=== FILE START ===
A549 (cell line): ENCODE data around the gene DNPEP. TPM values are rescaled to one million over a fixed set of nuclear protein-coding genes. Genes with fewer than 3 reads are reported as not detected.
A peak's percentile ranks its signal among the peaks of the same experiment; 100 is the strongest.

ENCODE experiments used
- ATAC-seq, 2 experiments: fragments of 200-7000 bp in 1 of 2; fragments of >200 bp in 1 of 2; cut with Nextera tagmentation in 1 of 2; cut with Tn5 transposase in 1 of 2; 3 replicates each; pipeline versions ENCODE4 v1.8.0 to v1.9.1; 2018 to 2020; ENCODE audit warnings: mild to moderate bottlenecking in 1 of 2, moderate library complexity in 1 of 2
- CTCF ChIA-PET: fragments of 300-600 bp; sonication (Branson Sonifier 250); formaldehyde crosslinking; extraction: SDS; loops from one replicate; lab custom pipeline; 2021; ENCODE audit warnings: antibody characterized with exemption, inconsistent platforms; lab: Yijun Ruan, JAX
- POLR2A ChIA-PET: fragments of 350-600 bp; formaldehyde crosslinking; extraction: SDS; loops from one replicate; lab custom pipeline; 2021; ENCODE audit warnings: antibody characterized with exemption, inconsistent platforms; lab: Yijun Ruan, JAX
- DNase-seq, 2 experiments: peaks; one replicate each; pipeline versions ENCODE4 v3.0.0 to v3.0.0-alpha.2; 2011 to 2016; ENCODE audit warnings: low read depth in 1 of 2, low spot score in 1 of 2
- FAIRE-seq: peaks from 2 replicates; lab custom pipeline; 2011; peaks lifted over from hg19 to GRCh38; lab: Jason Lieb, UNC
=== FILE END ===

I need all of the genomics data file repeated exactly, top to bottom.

A549 (cell line): ENCODE data around the gene DNPEP. TPM values are rescaled to one million over a fixed set of nuclear protein-coding genes. Genes with fewer than 3 reads are reported as not detected.
A peak's percentile ranks its signal among the peaks of the same experiment; 100 is the strongest.

ENCODE experiments used
- ATAC-seq, 2 experiments: fragments of 200-7000 bp in 1 of 2; fragments of >200 bp in 1 of 2; cut with Nextera tagmentation in 1 of 2; cut with Tn5 transposase in 1 of 2; 3 replicates each; pipeline versions ENCODE4 v1.8.0 to v1.9.1; 2018 to 2020; ENCODE audit warnings: mild to moderate bottlenecking in 1 of 2, moderate library complexity in 1 of 2
- CTCF ChIA-PET: fragments of 300-600 bp; sonication (Branson Sonifier 250); formaldehyde crosslinking; extraction: SDS; loops from one replicate; lab custom pipeline; 2021; ENCODE audit warnings: antibody characterized with exemption, inconsistent platforms; lab: Yijun Ruan, JAX
- POLR2A ChIA-PET: fragments of 350-600 bp; formaldehyde crosslinking; extraction: SDS; loops from one replicate; lab custom pipeline; 2021; ENCODE audit warnings: antibody characterized with exemption, inconsistent platforms; lab: Yijun Ruan, JAX
- DNase-seq, 2 experiments: peaks; one replicate each; pipeline versions ENCODE4 v3.0.0 to v3.0.0-alpha.2; 2011 to 2016; ENCODE audit warnings: low read depth in 1 of 2, low spot score in 1 of 2
- FAIRE-seq: peaks from 2 replicates; lab custom pipeline; 2011; peaks lifted over from hg19 to GRCh38; lab: Jason Lieb, UNC